Lemon became the largest crypto app in Argentina and one of the largest fintech companies in Latin America. Today, they have 2 million users and have raised over 50 million dollars.

Borja stepped out of the business in early 2023. After experiencing “some existential issues because I was like, what am I going to do? I don't feel like I'm liking anything,” he took a sabbatical.

“I've been all over the place. I've been to India and Nepal and many countries in Europe and America. I went to Peru and did an ayahuasca retreat in the Amazon rainforest.

“In December next year, [I will climb] Aconcagua, the highest mountain in the Americas,” he says.

While discussing existential issues, Borja mentions that many people approach him to explore new projects and investments. So I ask him how he knows what to say yes to and what he should leave on the table.

“The truth is that I've come across many opportunities. I find all of them super mega interesting. But, as you say, time is limited, it's a scarce resource, and we cannot take [on] everything. Unless something happens and that something is, unless you are a team,” he explains.

This brings us to his current focus: growing his “Executive Ninja Army of my legionaries, let’s say. The best people that I've worked with in my life. I'm putting all of them together so they are like my special task force, my special SWAT team.

“We are working towards that, where I am in multiple places because I am [multiple] people. So when you want to work with Borja, you are not working with Borja, not necessarily directly; you are working with a group of people that work like or better than Borja.”

Borja describes this as “an organization of extremely talented people — where we all work in the same way, with the same language, tools, framework, and mindset. Where we can run and operate these different opportunities and so on.”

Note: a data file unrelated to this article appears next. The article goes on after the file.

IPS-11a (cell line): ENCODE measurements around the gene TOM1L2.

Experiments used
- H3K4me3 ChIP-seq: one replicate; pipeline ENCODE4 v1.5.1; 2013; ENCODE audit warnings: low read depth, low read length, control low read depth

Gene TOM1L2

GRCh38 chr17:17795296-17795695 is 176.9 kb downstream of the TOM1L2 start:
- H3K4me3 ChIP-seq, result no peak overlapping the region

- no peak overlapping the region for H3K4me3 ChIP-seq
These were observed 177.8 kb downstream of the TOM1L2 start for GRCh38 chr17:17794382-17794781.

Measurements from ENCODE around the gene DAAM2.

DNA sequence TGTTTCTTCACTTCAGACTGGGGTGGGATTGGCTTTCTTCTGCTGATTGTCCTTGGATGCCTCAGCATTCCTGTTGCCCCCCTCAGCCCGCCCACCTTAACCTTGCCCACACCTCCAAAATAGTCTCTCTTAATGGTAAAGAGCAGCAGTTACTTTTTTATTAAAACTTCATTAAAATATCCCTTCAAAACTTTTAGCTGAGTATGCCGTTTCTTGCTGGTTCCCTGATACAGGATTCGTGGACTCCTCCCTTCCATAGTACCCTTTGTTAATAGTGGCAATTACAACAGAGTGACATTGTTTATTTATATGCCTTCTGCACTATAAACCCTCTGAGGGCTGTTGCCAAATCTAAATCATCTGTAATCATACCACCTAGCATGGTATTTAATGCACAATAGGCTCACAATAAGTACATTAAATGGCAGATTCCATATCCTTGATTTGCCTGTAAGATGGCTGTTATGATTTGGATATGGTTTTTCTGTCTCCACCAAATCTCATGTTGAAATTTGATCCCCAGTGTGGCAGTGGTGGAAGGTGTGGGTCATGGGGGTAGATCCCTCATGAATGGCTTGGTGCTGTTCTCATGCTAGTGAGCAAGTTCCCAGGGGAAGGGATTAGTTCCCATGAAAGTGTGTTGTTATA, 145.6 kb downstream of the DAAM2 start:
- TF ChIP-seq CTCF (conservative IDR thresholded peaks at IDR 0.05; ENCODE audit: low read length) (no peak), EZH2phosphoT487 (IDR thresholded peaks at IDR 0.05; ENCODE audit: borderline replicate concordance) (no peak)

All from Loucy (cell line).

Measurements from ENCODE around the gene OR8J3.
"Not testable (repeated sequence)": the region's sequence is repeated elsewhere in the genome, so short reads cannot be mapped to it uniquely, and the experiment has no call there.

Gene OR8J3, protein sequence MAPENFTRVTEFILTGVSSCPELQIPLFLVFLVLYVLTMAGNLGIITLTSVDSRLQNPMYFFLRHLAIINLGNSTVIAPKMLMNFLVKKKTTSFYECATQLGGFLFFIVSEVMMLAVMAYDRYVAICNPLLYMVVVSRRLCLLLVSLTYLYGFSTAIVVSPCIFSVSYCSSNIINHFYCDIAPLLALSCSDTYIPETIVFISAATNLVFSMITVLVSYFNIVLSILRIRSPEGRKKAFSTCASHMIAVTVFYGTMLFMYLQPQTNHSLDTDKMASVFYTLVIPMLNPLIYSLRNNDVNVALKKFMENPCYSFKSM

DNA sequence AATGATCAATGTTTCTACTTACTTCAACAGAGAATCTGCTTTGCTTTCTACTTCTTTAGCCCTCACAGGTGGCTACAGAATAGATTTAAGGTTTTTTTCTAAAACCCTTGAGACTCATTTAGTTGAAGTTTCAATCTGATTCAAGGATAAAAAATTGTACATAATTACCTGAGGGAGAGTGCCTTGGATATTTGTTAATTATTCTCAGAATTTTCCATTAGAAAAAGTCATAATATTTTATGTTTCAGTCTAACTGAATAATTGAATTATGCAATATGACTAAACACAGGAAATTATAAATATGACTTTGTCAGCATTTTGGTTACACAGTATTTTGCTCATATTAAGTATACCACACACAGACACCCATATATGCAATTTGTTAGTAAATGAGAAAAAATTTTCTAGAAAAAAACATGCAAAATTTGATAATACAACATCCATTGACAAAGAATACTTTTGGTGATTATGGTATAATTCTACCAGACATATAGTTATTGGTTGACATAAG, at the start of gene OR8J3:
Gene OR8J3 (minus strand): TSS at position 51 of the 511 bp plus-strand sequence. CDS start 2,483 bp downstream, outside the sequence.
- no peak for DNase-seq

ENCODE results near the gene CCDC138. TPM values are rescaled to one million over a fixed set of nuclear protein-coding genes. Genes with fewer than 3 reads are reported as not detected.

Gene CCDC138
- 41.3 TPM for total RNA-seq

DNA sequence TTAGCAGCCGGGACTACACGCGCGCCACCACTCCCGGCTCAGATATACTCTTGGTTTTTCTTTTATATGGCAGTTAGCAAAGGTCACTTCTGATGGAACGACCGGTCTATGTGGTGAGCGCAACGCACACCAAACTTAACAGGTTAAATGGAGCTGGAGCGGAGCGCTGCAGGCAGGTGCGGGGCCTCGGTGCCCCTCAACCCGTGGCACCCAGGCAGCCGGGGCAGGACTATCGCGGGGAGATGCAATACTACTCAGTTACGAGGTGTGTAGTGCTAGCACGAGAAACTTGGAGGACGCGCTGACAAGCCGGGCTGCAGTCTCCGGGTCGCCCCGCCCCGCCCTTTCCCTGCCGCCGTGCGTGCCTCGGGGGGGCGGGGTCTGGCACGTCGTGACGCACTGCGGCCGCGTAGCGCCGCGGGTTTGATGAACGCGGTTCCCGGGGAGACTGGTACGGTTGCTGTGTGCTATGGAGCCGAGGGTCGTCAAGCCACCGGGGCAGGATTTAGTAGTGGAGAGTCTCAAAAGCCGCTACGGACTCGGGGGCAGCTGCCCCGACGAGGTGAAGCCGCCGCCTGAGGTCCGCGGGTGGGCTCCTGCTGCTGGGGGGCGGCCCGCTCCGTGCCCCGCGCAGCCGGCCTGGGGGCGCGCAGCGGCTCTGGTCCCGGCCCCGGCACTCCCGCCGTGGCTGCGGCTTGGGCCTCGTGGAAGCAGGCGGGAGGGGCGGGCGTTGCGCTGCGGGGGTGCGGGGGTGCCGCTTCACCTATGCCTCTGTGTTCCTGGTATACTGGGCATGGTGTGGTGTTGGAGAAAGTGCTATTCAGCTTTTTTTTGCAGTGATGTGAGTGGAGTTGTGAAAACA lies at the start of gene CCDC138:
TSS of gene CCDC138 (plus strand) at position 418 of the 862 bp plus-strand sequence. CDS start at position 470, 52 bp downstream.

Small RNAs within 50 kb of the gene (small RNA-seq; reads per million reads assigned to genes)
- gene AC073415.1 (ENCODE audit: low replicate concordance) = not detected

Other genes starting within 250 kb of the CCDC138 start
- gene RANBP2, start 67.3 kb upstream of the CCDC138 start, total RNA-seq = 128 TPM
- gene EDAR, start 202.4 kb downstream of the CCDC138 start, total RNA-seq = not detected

How does one grow the best team, I ask? Where do you start? What does the MVP of that team look like? In other words, what skills do you have to combine for the minimum viable team to exist?

“My minimum viable team is all very analytical people. I work mostly with data because I don't care about what anybody says. All I care about is what the data says. Of course, I care about what everybody says, but at the end of the day, if I want to know how a business is performing and I only have one option, talk to people or look at the data, I will look at the data first, and then I will know exactly with whom I need to talk.

“My framework and way of working is data first — structure first — people second. Thanks to my experience in Lemon, I've discovered the six to ten core levers that any company needs to have in an okay status to perform well. So, my MVP team and the team I've built today [are]… data, tech, products, and operations.

“But the most important thing is the culture and the mindset. Working on different projects — like existing companies with millions of dollars in revenues and so on where they've invited us as stakeholders, equity holders in exchange for building alongside them — the main issue [we see] in companies is a mindset and culture issue.

“The product and data and all of what I told you, that is just to diagnose.

Because once you have the diagnosis, let's say, it's always the people. It's always about the people.”

Borja went on to tell me that, while growing his Executive Ninja Army, in addition to analytical skills, he likes to sniff out overall professional ambitions before he decides if someone’s a good fit. There’s much more to unpack here, so, like the other two entrepreneurs we’ve featured today, you’ll learn more about Borja’s approach soon.

🔎 Watchlist

Angered by the disdain makeup brands showed for older women, Tricia Cusden turned her back on retirement at 65 and ventured into entrepreneurship. In the last decade, she’s built a booming beauty business that challenges perceptions about aging. Here’s her story.

Know an entrepreneur we should meet? Drop us a line at [email protected].

Until next time,

Nolan Bulger

Founder, Mergerous Media Co.